Media Attention to Child Homelessness Inspires Action Across America
Joblessness and foreclosures make it on the front page daily, but the effect on our most vulnerable population, America’s children doesn’t always make headlines. Recently the media has focused the spotlight on how the recession is forcing families with school-age children out of their homes. We’re seeing in-depth coverage across the nation, in North Carolina and Mississippi, on “60 Minutes” and on Capitol Hill. The impressive thing is the positive change these stories are drumming up for their community.
Seminole County, Florida
On “60 Minutes” Scott Pelley reports on the record number of children descending into poverty, quickly nearing a quarter of all children in America. In Seminole County 1,000 students have recently become homeless. In the ten-minute piece, Pelley talks with some remarkable students about the experience of moving in with neighbors, sleeping in the family van, and packing into local motels. It's worth watching the video to hear from these inspiring young people and understand the challenges they never expected to face.
Since the piece aired, Stetson University, a private school in DeLand, FL has offered scholarships to a brother and sister featured on “60 Minutes.” Arielle Metzger, 15, had on a Stetson T-shirt during her interview and the school’s alumni took notice. Now a freshman in high school, the young woman spoke about her aspirations to become a child-advocacy attorney. The well-spoken siblings are grateful for the assistance and excited by the promise of attending college. The Metzger children were also invited to speak at a congressional hearing on December 15 about reexamining how homelessness is classified and aid distributed in the U.S.
December 4 the San Francisco Chronicle ran a powerful piece on the rising number of homeless children in the city's public schools. After reading the story, Lynne Benioff and her husband Marc Benioff of Salesforce.com approached Mayor Ed Lee to see what the city and the Salesforce Foundation could do to get homeless school-children and their families settled into public or subsidized housing by Christmas. Within a week the Mayor's office released this press release describing a new $3 million Home for the Holidays initiative to provide immediate relief to families. A bright spot in an otherwise bleak picture of America's homeless children and a good reminder of why we need to print stories like Jill Tucker's S.F. schools struggle with more homeless kids.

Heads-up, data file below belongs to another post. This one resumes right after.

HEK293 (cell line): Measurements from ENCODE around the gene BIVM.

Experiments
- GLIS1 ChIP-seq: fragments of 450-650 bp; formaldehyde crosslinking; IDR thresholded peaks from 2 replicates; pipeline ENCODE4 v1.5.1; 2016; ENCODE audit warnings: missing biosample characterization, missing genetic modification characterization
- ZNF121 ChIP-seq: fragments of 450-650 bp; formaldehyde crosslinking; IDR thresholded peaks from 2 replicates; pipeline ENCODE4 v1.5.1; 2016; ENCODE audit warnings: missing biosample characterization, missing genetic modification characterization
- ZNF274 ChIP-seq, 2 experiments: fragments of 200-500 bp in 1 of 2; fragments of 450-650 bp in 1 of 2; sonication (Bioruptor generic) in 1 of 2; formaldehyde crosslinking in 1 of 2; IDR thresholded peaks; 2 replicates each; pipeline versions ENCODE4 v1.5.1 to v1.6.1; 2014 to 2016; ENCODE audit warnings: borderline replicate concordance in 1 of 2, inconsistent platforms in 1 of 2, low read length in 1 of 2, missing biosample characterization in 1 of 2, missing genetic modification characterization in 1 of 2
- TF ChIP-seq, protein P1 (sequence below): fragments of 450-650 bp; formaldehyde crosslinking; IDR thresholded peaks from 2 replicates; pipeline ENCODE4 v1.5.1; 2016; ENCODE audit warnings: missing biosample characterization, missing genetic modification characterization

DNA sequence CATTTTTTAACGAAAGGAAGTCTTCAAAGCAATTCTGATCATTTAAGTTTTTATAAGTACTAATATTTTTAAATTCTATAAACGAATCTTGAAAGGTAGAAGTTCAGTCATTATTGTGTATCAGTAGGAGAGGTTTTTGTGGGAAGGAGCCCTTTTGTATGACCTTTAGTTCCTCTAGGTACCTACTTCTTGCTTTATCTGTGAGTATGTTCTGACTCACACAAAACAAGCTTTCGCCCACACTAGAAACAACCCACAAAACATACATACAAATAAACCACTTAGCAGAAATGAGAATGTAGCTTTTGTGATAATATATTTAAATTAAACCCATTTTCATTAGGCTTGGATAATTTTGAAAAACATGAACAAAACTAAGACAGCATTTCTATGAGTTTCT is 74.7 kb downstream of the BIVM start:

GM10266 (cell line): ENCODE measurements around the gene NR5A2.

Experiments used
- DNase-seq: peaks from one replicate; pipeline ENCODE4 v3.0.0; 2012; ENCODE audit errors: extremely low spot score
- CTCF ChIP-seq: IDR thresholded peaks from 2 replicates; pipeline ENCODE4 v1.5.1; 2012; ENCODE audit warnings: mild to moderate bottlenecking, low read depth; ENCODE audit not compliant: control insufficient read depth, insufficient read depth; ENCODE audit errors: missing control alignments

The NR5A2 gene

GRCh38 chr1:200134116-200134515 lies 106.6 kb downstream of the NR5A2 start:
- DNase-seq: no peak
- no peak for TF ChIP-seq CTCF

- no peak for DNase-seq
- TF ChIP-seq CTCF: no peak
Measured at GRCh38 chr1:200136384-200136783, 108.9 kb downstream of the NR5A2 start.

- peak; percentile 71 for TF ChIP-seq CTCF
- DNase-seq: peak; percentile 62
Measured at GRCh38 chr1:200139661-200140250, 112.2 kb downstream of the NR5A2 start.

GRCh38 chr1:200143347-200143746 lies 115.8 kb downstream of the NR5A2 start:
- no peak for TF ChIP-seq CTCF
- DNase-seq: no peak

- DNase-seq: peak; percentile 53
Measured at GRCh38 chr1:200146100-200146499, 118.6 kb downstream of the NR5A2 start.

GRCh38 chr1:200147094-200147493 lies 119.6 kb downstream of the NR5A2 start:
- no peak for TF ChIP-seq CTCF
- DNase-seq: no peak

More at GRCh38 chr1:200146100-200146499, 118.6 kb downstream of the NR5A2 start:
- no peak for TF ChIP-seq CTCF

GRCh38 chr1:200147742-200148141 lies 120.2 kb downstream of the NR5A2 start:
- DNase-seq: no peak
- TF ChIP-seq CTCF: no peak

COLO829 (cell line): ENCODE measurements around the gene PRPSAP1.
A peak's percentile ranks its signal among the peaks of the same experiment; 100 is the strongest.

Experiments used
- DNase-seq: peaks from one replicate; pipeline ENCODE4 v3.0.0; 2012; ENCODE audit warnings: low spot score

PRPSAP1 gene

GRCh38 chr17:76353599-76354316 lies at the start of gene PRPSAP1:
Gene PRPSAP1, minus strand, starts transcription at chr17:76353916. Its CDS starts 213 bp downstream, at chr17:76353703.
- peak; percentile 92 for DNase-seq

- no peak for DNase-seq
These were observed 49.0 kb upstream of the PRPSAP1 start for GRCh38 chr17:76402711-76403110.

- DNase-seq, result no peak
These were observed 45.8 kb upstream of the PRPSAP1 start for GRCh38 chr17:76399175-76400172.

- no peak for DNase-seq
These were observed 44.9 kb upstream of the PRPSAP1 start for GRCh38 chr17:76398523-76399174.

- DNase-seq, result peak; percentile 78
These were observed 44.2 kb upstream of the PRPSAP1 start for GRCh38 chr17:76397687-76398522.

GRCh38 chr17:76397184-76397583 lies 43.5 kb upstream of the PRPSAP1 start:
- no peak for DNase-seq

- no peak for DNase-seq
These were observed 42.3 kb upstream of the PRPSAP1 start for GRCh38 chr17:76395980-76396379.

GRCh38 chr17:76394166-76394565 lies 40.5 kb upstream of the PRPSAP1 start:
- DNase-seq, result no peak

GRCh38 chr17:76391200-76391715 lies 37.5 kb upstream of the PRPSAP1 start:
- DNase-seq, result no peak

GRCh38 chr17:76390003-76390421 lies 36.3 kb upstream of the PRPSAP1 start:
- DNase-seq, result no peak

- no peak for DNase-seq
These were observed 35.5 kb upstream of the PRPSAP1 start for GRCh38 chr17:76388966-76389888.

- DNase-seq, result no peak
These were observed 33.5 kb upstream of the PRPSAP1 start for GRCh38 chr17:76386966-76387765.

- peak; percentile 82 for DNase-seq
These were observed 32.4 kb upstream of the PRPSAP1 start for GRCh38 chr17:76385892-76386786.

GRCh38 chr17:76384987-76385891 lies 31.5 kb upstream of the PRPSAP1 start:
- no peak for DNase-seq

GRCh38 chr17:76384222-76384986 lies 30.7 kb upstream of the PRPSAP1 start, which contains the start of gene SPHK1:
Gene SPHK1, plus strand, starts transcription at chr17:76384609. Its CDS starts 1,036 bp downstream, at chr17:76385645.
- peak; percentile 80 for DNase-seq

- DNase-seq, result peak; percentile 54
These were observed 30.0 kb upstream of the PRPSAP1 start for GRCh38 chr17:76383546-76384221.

The Detroit Free Press is also publishing a four part series on homeless children in Michigan. It addresses the stigma children experience as a result of being homeless. The series conveys in detail how every aspect of a child’s life is impacted by not having a place to live. Like Scott Pelley’s piece, the series combines statistics with profiles of Detroit’s students, making their experiences palpable. The second half of the series importantly focuses on what is being done in Michigan to help these students, including families who are taking in homeless children instead of exchange students till they graduate from high school.
According to the National Center on Family Homelessness, more than 1.6 million children are homeless, “an increase of 38% during the years impacted by the economic recession.” To see how children are faring in your state take a look at America's Youngest Outcasts: State Report Card on Child Homelessness.